Twenty-six times the bells tolled today (Friday), marking a moment of silence that descended on Newtown, Conn., and many other communities across the country to mark one week since the horror at Sandy Hook Elementary school... From white-steeple churches in the cold and beautiful Georgia countryside to the majestic St. Patrick's Cathedral in NYC, as well as here in Norcross, GA the bells began at 9:30 a.m. (The same time last Friday that gunman began the rampage.) There was one ring for each of the 20 first-graders and six staff members killed by high-powered rifle fire.
The simple, somber remembrance, which was called for by Connecticut Gov. Dannel Malloy and seized upon by religious and government leaders from coast to coast, was at once heart-breaking and healing for many involved... While ringing our bell at Betty Mauldin Park It came to my heart that the tragedy that shook Newtown, Connecticut, and indeed the entire nation, defies analysis. What must have gone on in the mind of this young man for him to walk into a school of little children and wreak such devastating carnage numbs the soul… At the same time this was happening, I was at Cracker Barrel with my dad and trying to figure out what to eat. When I left and returned home, among the first pieces of news on my phone was the news of this mass killing. Something within me hoped that it was all BS and false, but I knew deep inside that I was reading an unfolding story of horror and tragedy. What does one say? What is even appropriate without violating somebody’s sacred space and their right to scream in protest? I simply cannot fathom the unbearable weight within a parent’s or grandparent’s heart at such a personal loss. It has often been said that the loss of a child is the heaviest loss to bear. I have no doubt that those parents and grandparents must wonder if this is real or simply a terrifying nightmare. My heart and my prayers are for them and, indeed, for the family of the assassin. How his father will navigate through this will be a lifelong journey of pain he did not deserve.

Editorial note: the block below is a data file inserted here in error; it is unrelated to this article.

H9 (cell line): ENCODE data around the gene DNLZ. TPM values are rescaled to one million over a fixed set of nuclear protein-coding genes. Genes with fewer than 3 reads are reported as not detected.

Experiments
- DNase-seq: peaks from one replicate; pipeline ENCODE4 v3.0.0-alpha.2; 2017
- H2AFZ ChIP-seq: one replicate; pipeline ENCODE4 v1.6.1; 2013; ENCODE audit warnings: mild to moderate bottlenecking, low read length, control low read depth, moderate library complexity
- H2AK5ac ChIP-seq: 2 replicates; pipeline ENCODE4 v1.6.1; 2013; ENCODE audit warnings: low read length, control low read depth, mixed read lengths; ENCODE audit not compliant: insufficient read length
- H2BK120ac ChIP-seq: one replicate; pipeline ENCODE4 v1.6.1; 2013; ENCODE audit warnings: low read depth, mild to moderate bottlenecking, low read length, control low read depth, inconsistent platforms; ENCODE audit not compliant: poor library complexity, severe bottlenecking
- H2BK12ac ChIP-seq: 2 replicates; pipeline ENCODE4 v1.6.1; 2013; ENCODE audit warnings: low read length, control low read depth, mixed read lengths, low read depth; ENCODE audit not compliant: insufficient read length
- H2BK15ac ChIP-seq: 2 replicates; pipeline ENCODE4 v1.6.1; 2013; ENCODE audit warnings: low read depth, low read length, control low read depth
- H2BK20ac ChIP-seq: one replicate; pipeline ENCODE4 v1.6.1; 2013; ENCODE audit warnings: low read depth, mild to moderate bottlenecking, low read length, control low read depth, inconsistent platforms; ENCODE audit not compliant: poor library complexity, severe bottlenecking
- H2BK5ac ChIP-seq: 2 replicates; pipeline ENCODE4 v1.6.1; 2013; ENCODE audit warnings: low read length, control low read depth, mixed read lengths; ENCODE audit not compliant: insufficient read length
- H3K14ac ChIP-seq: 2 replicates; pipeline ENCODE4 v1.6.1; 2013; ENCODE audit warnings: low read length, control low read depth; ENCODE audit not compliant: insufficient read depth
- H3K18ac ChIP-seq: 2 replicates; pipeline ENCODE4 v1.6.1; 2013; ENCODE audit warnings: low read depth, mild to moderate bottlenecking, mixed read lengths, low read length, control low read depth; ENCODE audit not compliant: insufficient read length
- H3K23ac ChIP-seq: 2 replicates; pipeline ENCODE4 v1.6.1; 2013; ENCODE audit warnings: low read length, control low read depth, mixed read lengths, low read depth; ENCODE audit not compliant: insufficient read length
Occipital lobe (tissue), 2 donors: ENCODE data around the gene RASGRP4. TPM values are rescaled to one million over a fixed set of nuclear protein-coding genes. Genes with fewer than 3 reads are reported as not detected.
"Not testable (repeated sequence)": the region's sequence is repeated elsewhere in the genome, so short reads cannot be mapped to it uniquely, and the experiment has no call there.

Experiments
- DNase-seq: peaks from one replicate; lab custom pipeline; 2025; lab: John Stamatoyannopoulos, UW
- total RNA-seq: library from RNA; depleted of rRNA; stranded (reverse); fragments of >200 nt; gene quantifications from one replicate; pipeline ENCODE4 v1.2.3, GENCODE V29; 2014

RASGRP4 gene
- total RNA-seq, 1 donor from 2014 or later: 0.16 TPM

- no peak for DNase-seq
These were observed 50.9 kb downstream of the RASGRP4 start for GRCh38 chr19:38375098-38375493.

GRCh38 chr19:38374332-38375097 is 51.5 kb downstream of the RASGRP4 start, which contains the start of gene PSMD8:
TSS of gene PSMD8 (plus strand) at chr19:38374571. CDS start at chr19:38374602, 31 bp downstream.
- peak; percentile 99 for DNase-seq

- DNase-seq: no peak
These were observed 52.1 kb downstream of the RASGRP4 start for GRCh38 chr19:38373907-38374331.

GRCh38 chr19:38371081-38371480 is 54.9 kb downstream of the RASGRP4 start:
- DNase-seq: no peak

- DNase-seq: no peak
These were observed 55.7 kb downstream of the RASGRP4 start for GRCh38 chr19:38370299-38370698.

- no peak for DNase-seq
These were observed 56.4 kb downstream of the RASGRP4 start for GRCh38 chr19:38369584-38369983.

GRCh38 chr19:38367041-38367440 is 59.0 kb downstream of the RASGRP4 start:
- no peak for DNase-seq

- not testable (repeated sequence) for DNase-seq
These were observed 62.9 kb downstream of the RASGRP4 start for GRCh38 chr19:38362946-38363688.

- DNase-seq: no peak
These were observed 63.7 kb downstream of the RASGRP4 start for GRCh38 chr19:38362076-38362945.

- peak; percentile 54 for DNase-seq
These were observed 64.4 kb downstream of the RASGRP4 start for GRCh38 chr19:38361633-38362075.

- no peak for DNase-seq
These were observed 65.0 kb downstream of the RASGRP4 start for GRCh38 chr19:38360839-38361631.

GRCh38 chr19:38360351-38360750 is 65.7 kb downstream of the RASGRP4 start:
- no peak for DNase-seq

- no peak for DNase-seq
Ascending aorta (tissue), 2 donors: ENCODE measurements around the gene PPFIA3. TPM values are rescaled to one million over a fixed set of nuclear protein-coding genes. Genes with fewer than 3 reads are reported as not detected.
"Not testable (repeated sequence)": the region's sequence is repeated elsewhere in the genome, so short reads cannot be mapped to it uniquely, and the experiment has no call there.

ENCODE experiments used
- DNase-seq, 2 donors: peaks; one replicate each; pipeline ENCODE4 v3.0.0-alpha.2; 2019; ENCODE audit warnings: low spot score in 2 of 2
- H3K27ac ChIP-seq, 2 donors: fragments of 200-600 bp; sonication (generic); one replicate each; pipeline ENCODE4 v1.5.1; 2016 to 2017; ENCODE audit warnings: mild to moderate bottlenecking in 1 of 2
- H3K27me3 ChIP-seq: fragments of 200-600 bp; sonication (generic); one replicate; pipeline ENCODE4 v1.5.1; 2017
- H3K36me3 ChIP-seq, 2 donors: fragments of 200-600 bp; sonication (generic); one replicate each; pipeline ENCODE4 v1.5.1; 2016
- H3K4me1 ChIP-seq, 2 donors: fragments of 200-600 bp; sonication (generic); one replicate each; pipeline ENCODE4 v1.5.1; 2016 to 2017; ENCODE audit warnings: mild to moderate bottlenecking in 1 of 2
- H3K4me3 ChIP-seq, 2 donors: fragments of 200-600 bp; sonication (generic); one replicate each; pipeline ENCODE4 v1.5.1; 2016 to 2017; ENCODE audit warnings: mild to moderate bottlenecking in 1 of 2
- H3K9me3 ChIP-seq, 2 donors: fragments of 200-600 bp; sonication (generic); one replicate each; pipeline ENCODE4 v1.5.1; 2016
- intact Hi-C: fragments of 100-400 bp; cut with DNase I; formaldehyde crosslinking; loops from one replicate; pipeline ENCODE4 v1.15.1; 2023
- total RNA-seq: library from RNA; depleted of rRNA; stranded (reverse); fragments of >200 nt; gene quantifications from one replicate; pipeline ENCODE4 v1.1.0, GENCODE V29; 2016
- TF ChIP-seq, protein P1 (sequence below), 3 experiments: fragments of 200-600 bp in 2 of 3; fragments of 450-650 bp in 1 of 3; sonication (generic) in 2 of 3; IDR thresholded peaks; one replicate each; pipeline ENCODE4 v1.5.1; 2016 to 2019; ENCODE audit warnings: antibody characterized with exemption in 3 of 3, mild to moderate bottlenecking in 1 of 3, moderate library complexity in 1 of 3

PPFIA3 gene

When a mass-killer like this ends by taking his life, there is an even deeper sense of loss. Everyone wants to know, “Why?” Not that the answer would soften the blow but it would at least give some clue, some release to speak, to hear, to try to work through. But all we are left with is twenty-eight funerals and lifelong grief. I remember this same feeling from Columbine and 9/11… I sometimes wonder if we all have to go through it per generation. Still this one has pained my heart far more than any other. The victims were in the age of innocence. Some not even old enough to be aware of death, yet alone their own mortality.
My own attempt at saying something here is feeble but carries a hope that somebody listening will make this world a better place... I read on my Facebook and twitter that many of you feel guilty in celebrating the holidays this year because of the loss of life. I say the opposite in more appropriate. These children were waiting for the holidays and Santa... This year I hope we can put away the selfish usually accompanied by an adult in these times. Let us all celebrate the season in their memory, like children fully of joy, happiness and embracing the magic! Christmas 2012 should be for them, a lesson for us to never let go of the innocence and magic of youth. May the Holidays refill your broken heart with some joy and a lesson. Let us forget the shooters name and not give him his 15 minutes, and remember the heroes and children always in this time.